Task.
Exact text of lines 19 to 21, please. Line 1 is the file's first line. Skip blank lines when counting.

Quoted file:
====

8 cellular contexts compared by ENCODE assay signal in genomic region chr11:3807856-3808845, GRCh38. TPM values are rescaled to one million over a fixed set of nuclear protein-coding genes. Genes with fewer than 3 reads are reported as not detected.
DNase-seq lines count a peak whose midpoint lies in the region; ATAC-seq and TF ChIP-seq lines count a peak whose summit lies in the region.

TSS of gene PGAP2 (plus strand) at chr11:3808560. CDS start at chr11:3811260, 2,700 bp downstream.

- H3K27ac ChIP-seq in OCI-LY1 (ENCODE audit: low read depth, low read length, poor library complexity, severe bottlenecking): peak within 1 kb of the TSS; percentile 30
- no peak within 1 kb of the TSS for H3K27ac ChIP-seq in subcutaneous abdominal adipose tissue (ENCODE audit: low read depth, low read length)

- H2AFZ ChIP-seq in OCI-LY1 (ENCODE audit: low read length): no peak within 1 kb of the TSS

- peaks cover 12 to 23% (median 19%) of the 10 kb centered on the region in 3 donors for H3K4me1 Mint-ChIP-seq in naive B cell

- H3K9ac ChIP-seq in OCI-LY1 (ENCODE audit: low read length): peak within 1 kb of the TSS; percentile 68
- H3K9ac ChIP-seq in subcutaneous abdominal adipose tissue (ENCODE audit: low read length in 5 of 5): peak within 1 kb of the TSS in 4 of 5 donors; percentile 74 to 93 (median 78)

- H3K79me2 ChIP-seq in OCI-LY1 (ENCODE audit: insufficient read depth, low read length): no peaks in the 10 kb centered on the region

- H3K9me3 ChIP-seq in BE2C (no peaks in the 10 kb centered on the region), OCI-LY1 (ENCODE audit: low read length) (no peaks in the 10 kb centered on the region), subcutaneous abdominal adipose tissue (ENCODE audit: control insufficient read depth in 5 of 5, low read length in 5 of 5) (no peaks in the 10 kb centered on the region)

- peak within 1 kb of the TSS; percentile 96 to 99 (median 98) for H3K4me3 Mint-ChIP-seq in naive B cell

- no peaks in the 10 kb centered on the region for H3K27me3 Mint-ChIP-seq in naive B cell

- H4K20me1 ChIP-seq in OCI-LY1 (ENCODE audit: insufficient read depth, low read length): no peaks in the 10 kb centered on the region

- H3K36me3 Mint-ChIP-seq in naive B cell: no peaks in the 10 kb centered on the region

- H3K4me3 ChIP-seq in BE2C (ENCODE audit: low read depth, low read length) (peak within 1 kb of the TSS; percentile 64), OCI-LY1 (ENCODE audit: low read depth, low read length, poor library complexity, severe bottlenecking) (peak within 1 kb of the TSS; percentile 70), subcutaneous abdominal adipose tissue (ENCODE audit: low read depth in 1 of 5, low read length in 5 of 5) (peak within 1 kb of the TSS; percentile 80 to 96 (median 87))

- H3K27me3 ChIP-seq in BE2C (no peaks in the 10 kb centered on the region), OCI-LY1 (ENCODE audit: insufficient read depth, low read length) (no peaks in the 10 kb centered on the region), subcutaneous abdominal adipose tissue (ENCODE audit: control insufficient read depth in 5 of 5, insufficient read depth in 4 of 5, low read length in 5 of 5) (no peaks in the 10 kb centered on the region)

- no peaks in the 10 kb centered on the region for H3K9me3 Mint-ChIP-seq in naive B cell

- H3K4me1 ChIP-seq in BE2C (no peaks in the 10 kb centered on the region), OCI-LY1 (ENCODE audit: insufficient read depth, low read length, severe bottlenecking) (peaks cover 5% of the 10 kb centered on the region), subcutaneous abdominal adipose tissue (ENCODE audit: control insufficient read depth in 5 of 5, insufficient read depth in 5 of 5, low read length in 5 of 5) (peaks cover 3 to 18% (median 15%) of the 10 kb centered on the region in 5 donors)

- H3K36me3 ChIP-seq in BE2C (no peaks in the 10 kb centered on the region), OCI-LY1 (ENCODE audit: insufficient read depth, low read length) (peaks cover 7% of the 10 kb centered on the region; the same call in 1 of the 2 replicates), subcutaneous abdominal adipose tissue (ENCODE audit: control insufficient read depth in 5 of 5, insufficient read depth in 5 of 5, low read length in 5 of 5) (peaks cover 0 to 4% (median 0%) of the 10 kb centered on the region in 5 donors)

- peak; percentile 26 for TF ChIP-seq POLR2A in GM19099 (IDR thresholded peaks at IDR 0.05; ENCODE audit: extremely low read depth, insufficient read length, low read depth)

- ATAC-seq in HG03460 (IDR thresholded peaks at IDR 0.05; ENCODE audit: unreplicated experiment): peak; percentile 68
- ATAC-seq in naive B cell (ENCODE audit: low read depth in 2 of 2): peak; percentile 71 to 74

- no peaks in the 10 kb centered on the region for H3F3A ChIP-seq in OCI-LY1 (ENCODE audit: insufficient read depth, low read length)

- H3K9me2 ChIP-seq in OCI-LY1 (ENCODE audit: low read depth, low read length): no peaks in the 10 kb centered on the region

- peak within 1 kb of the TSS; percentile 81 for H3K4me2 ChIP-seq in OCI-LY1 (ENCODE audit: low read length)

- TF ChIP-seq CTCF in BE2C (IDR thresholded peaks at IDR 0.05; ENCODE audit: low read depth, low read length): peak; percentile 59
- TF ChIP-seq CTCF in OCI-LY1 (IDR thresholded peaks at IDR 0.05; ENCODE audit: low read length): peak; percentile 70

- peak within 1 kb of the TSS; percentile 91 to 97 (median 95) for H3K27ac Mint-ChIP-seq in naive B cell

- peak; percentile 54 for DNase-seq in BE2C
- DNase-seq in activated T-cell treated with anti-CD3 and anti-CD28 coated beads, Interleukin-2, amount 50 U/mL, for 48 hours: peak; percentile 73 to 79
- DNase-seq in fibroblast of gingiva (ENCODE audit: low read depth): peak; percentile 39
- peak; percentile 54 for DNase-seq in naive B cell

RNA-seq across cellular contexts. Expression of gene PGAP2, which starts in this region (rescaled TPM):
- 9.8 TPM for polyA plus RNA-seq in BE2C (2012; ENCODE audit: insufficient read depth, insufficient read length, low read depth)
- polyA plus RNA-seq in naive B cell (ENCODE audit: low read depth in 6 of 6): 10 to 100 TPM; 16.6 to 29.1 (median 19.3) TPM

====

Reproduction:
- H3K4me1 ChIP-seq in BE2C (no peaks in the 10 kb centered on the region), OCI-LY1 (ENCODE audit: insufficient read depth, low read length, severe bottlenecking) (peaks cover 5% of the 10 kb centered on the region), subcutaneous abdominal adipose tissue (ENCODE audit: control insufficient read depth in 5 of 5, insufficient read depth in 5 of 5, low read length in 5 of 5) (peaks cover 3 to 18% (median 15%) of the 10 kb centered on the region in 5 donors)

- H3K36me3 ChIP-seq in BE2C (no peaks in the 10 kb centered on the region), OCI-LY1 (ENCODE audit: insufficient read depth, low read length) (peaks cover 7% of the 10 kb centered on the region; the same call in 1 of the 2 replicates), subcutaneous abdominal adipose tissue (ENCODE audit: control insufficient read depth in 5 of 5, insufficient read depth in 5 of 5, low read length in 5 of 5) (peaks cover 0 to 4% (median 0%) of the 10 kb centered on the region in 5 donors)

- peak; percentile 26 for TF ChIP-seq POLR2A in GM19099 (IDR thresholded peaks at IDR 0.05; ENCODE audit: extremely low read depth, insufficient read length, low read depth)